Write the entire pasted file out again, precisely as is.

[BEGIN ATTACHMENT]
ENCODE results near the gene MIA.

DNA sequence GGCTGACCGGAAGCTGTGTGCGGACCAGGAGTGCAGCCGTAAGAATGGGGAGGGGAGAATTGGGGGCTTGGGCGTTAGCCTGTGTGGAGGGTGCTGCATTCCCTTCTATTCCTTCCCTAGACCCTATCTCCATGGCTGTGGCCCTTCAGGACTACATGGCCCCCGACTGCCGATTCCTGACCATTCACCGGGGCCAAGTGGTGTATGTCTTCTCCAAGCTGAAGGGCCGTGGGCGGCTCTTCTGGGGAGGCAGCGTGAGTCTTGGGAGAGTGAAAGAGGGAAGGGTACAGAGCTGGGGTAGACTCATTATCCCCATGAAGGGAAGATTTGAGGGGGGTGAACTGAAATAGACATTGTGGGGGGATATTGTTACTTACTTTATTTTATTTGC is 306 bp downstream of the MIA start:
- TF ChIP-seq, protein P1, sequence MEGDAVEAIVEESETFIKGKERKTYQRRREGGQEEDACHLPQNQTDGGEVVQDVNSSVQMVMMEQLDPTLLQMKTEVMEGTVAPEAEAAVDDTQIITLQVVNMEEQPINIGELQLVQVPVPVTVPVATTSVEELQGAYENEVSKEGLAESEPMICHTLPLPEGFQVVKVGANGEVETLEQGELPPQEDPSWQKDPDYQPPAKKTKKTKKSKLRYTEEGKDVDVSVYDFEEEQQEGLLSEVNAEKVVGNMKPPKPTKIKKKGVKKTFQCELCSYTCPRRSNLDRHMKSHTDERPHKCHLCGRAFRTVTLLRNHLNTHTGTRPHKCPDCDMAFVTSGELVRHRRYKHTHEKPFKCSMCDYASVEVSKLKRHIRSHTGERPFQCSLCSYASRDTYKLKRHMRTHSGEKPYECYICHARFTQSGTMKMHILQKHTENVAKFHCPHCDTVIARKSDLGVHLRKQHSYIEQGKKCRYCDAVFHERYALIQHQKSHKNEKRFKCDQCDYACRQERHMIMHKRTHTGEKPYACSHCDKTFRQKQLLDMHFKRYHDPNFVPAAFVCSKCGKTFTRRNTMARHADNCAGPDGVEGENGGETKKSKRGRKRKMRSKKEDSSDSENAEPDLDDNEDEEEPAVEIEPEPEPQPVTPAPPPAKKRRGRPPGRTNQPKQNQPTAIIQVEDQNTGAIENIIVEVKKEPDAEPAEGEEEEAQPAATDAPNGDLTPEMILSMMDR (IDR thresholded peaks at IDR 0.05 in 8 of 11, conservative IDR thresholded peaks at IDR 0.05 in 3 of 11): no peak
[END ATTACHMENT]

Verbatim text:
ENCODE results near the gene MIA.

DNA sequence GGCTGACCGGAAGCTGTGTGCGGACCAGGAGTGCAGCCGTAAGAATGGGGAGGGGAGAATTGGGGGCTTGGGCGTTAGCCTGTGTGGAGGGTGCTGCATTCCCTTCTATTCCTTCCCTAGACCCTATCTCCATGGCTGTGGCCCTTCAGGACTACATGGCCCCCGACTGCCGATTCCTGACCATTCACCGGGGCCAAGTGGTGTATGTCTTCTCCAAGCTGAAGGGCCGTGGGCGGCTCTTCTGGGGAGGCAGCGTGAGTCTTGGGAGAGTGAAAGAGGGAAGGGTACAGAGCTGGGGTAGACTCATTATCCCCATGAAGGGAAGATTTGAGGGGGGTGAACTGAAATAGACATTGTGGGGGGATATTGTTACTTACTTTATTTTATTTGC is 306 bp downstream of the MIA start:
- TF ChIP-seq, protein P1, sequence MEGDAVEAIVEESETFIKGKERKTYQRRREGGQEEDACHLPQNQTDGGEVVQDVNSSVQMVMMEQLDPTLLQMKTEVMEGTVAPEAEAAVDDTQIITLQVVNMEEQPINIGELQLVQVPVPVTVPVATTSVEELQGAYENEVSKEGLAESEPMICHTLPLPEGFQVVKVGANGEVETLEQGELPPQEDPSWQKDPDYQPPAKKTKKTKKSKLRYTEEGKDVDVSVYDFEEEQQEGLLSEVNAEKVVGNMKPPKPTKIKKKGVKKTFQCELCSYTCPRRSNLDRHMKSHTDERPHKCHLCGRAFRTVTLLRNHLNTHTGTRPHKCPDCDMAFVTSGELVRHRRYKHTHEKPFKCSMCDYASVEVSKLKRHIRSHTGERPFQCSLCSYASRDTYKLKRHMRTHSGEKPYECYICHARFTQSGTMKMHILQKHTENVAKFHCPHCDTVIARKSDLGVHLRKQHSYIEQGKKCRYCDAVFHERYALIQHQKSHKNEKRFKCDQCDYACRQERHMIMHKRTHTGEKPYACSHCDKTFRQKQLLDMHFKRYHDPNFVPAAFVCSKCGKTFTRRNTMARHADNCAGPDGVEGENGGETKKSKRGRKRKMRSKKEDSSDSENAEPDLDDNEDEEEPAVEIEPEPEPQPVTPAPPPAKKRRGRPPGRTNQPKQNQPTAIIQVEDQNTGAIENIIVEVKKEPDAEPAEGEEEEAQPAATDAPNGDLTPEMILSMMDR (IDR thresholded peaks at IDR 0.05 in 8 of 11, conservative IDR thresholded peaks at IDR 0.05 in 3 of 11): no peak